Nurses ought to learn about the patient populations they serve, which will, in turn, enable them to make the necessary choice and commitment to observe respect for all in their practice. The universality of the need for healthcare rises above any individual differences. This means that nurses must establish relationships that will deliver healthcare services that respect human values and needs without prejudice (Freysteinson, 2009). It should further be noted that this point does not necessarily mean the nurse must condone certain, or agree with all individual choices but rather, respect each patient’s uniqueness a person.
Nurses are obligated to be knowledgeable about the legal and moral rights of all their patients to autonomy, which they should then support, protect and preserve after evaluating the patients’ understanding of the presented information and implications of decisions. In this sense, nurses should make it their own initiative to be informed of situations whereby individual right to autonomy may be limited by the welfare, health and rights of others. The Code of Ethics’ principle of respecting persons goes beyond patients to all other individuals that interact with the nurses in their course of duty.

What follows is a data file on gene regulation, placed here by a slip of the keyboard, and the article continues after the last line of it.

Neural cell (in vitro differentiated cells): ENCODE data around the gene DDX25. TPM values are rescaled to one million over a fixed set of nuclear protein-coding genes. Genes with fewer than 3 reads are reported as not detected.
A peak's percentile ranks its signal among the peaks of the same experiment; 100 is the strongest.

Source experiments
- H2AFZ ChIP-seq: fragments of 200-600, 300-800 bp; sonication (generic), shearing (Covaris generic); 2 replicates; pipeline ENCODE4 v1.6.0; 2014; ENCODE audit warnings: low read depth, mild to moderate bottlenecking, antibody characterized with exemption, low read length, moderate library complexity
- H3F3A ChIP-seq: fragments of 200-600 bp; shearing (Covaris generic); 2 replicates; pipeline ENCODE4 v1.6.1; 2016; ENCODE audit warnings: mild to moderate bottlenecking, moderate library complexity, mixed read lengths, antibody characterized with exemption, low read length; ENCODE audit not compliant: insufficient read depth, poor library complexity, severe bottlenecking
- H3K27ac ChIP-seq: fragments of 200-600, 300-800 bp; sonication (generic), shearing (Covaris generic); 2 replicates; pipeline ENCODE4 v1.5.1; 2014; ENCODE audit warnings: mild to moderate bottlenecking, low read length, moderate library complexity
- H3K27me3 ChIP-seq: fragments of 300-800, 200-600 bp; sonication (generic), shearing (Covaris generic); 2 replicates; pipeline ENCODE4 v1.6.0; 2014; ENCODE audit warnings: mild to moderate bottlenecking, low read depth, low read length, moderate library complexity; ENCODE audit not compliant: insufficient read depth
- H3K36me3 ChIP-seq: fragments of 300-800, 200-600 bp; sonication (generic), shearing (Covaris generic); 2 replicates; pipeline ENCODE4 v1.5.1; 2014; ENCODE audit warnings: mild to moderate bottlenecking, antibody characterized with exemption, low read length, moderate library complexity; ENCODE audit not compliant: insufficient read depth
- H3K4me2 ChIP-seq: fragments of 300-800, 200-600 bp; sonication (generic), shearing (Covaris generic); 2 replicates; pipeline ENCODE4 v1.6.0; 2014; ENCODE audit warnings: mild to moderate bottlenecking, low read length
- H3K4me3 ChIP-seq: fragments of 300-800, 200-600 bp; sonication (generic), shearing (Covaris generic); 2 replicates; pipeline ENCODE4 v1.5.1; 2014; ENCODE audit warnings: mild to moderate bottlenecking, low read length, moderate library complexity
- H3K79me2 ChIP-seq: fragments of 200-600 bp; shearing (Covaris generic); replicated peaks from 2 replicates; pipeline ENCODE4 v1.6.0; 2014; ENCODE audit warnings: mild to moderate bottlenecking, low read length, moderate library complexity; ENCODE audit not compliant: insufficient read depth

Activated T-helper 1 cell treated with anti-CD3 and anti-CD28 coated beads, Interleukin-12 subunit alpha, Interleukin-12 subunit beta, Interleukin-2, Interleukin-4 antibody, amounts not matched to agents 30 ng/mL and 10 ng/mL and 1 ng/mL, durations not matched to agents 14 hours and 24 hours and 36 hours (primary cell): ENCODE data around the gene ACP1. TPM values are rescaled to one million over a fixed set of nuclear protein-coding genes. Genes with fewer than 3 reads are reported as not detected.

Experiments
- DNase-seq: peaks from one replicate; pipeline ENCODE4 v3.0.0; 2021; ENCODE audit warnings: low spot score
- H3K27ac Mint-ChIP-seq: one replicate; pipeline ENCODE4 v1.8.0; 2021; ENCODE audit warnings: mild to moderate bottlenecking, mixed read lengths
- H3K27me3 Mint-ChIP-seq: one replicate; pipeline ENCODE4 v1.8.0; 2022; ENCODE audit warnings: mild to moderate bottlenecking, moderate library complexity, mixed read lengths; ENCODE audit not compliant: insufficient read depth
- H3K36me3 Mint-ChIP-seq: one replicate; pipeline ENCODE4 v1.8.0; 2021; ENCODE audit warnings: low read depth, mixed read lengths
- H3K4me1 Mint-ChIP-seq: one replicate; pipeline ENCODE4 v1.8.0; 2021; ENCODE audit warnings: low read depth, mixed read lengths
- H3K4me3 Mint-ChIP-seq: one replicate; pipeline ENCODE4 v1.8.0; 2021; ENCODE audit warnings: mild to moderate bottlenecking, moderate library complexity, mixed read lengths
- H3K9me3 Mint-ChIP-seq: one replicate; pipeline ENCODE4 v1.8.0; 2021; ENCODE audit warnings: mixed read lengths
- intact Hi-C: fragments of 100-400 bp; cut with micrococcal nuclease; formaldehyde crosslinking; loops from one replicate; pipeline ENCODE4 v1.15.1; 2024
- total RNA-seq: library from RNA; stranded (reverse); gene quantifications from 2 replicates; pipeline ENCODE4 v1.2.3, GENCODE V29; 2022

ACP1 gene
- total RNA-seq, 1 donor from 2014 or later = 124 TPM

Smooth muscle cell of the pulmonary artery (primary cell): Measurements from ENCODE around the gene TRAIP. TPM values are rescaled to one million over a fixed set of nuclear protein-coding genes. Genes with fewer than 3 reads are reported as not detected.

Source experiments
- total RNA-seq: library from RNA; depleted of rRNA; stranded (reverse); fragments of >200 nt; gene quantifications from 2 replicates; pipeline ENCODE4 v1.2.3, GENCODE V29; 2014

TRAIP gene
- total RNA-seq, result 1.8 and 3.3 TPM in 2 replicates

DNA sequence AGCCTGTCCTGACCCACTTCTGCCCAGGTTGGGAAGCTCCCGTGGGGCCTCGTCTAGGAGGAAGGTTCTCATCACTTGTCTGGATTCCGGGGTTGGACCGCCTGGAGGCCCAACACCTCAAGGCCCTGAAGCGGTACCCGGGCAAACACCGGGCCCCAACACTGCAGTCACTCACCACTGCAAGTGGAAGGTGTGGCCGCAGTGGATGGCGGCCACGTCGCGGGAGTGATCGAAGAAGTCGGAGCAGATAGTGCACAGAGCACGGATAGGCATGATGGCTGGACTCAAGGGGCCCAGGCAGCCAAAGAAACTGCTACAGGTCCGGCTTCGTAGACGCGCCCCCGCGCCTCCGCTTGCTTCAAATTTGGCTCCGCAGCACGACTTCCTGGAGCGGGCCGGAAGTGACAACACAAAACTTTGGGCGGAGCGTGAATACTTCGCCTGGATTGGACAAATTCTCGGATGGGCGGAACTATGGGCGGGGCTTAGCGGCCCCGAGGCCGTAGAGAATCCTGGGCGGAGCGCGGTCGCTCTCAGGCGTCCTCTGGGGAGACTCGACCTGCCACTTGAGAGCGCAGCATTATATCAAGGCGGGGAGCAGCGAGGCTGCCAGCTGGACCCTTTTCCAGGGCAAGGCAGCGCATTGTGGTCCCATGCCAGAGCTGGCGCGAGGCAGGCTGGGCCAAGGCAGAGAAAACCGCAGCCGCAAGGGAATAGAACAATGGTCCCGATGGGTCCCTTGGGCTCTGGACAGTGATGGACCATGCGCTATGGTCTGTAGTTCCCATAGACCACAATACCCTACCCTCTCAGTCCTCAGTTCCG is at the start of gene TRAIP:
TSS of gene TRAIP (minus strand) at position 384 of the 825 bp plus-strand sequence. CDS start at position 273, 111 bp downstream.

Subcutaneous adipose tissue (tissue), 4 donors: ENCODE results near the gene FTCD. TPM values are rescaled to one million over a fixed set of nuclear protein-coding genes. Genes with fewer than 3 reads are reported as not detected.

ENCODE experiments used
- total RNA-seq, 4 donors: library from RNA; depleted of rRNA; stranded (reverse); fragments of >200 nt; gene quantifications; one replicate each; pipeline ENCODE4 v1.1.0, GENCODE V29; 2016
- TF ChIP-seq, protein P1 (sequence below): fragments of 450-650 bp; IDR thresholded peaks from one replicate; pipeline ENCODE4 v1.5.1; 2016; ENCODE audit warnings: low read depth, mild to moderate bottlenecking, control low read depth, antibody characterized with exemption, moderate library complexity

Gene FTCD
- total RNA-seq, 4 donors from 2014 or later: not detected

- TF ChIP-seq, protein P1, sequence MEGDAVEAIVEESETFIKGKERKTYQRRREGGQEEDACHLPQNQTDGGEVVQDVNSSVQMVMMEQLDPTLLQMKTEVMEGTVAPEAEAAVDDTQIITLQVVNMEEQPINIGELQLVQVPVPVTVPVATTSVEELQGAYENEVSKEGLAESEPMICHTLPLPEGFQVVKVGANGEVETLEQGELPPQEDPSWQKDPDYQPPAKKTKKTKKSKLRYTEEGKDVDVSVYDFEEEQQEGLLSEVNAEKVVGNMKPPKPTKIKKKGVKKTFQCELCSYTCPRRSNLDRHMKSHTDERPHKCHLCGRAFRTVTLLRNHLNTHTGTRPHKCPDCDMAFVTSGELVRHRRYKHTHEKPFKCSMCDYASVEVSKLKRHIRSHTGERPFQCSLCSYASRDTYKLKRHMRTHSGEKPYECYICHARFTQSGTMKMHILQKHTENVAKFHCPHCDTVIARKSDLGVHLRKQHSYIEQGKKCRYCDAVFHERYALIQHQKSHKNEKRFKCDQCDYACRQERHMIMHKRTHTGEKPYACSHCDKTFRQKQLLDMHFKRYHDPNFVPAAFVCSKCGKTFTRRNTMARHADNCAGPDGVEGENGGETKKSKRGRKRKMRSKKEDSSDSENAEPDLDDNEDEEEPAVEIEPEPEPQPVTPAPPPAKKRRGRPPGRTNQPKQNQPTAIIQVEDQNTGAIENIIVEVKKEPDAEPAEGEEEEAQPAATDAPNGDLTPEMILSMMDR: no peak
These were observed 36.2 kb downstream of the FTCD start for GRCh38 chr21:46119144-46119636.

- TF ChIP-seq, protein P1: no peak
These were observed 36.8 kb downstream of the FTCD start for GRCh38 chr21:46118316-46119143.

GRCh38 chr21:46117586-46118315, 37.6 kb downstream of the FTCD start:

This encompasses all stakeholders in the healthcare fraternity (Dahnke, 2009). The nurses are committed to maintaining caring and compassionate relationships with others in a bid to resolve conflict, promote compromise that preserves integrity as well as fair treatment of each individual. Such non-prejudicial conduct contributes towards the healthcare fraternity’s shared goals. The second provision of the Code of Ethics states that the primary commitment of a nurse is to their patient be it a community, group, family or individual.
This provision is addressed by focusing on enhancing the patients’ interests’ primacy; the nurses’ conflict of interest; collaboration; and professional boundaries (Kuhse & Singer, 2009). Primarily, this tells nurses that their key commitment is the patient, who is also the ultimate recipient of the services of healthcare. To the nurse, this is regardless of whether the recipient is a community, group, family or individual. Nursing, as a profession, is fundamentally committed to an individual patient’s uniqueness and, therefore, each plan of care formulated must consider and mirror such uniqueness. The primacy of interest directly informs the nurse of the significance of involving their patients in the planning of their own healthcare programs and, hence, ensures that the patients are agreeable to the plan’s implementation.
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